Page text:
D. Gilson is a writer and author of essays, poetry, and scholarship that explore the relationship between popular culture, literature, sexuality, and memoir. His latest book is Jesus Freak, with Will Stockton, part of Bloomsbury’s 33 1/3 Series. His other books include I Will Say This Exactly One Time and Crush. His first chapbook, Catch & Release, won the 2012 Robin Becker Prize from S...

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Written by D. Gilson, PhD
Professor & Published Author D. Gilson, PhD

Laura Walker graduated college with a BS in Criminal Justice with a minor in Political Science. She married her husband and began working in the family insurance business in 2005. She became a licensed agent and wrote P&C business focusing on personal lines insurance. Laura serviced existing business and wrote new business. She now uses her insurance background to help educate drivers about...

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Reviewed by Laura Walker
Licensed Agent for 10 Years Laura Walker

UPDATED: Apr 25, 2022

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Although fewer drivers have heard of the Volkswagen Eos this upscale midsize convertible has lots to offer.

The VW Eos has a base price of $32,940 making it comparable to more popular midsize luxury sedans like the BMW 3 Series and the Mercedes C Class, and offers competitive technology features like iPod and Bluetooth connectivity.

While some review say that its performance does not quite match that of these more refined competitors there are still drivers who are loyal to VW products and find lots of value in the Volkswagen Eos.

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How much is auto insurance for theVolkswagen Eos?

Auto insurance rates for the Volkswagen Eos are comparable to those of the BMW 3 Series. Both vehicles can be insured for five years for just over $8,600, or about $1,720 per year.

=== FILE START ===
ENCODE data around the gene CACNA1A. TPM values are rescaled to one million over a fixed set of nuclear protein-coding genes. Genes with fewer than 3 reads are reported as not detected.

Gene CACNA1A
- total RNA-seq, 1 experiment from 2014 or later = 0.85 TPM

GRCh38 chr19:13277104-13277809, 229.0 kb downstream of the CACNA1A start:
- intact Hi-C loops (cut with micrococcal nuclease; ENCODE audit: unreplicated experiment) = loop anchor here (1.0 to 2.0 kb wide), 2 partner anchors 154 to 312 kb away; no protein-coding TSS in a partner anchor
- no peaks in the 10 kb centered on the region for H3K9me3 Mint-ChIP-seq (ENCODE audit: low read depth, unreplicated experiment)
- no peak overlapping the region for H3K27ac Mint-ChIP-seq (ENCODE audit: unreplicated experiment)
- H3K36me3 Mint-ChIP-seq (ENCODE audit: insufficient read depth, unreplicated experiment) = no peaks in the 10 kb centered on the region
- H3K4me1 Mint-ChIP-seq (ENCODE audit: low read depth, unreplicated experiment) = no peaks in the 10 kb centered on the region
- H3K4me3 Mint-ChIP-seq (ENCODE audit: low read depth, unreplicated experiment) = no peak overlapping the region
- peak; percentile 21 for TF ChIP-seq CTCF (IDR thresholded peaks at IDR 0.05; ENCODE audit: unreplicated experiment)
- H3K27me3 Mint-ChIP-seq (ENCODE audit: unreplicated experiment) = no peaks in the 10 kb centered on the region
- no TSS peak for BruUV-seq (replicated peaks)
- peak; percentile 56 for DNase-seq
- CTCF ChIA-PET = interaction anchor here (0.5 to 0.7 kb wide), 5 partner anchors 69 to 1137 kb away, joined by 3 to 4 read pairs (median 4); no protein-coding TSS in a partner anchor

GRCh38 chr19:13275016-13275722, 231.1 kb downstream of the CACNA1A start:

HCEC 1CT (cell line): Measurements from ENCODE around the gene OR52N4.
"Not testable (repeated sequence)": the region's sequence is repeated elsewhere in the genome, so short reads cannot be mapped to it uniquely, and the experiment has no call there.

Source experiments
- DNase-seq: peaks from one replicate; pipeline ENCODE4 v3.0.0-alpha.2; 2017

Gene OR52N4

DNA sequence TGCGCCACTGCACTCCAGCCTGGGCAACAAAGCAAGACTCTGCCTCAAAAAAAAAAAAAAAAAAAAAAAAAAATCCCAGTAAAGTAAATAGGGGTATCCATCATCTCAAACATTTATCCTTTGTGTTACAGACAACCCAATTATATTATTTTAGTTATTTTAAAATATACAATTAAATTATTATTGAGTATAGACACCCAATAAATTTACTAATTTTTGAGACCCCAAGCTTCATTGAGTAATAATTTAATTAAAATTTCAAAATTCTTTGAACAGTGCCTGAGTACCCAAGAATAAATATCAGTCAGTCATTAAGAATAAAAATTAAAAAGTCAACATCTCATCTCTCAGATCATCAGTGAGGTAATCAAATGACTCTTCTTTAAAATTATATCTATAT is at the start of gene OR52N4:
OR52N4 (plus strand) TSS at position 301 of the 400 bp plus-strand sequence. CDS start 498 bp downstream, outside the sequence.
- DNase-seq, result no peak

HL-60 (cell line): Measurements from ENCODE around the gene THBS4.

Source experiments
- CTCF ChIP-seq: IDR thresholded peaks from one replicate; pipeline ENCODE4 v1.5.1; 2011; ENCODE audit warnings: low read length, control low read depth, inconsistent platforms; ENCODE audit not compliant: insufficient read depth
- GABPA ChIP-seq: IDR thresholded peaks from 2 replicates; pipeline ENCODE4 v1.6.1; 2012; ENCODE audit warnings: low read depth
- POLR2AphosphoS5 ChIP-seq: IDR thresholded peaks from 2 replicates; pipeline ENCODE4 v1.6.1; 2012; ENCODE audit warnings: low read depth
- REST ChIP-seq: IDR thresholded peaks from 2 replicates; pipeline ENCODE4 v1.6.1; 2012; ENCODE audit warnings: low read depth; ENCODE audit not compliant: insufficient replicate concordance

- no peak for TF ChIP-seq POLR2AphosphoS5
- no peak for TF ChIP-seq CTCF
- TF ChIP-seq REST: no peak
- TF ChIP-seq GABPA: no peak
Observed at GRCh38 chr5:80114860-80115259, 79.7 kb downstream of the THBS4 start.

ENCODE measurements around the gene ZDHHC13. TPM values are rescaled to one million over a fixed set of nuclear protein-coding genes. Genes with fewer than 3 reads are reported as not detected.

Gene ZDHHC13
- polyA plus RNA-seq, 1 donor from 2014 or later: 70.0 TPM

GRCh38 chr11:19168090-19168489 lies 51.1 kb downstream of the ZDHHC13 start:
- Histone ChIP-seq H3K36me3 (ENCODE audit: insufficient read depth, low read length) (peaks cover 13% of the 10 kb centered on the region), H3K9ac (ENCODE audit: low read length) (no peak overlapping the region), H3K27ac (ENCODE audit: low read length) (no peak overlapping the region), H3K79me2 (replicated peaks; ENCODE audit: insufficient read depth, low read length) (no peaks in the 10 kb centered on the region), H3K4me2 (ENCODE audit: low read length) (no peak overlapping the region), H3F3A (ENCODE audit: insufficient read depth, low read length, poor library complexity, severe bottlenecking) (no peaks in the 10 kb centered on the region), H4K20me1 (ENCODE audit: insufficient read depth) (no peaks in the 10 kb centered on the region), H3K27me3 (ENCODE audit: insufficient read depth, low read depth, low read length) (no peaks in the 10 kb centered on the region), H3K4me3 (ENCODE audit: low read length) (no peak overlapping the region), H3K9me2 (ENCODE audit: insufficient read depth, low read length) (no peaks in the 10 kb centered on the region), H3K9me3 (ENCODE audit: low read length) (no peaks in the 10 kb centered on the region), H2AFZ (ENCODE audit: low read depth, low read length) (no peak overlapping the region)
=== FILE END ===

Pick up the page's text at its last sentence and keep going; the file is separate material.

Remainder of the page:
According to Edmunds, rates for the Mercedes C Class are a bit higher averaging about $8,817 over five years.

For the Cadillac CTS, Edmunds predicts that drivers will shell out quite a bit more for auto insurance, around $9,610 for five years. At $1,922 per year, this is about $200 more per year than the estimated rates for the 2011 Eos.

Maintenance Costs for the Volkswagen Eos

The Volkswagen Eos is a good buy when it comes to car insurance rates and it’s a great buy when you consider the vehicle’s maintenance costs compared to those of its competitors. Scheduled maintenance for the Eos should cost the average owner just $3,132 over five years, according to Edmunds’ data.

That is about $200 less than the $3,311 5-year estimate for the Cadillac CTS and more than $500 less than Edmunds’ $3,782 estimate for the BMW 3 Series.

Maintenance costs for the Mercedes C Class are significantly higher than its competitors at close to $6,000 over five years.

The Eos is an even better value, considering that it comes with free scheduled maintenance for the first three years or 36,000 miles. BMW is the only car maker to offer a superior program, with free maintenance for four years or 50,000 miles.

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Volkswagen Eos Repair Costs

According to J.D. Power and Associates, the Volkswagen Eos has a Predicted Reliability score of only 4.0 out of 10, which puts it in last place compared to other upscale midsize sedans.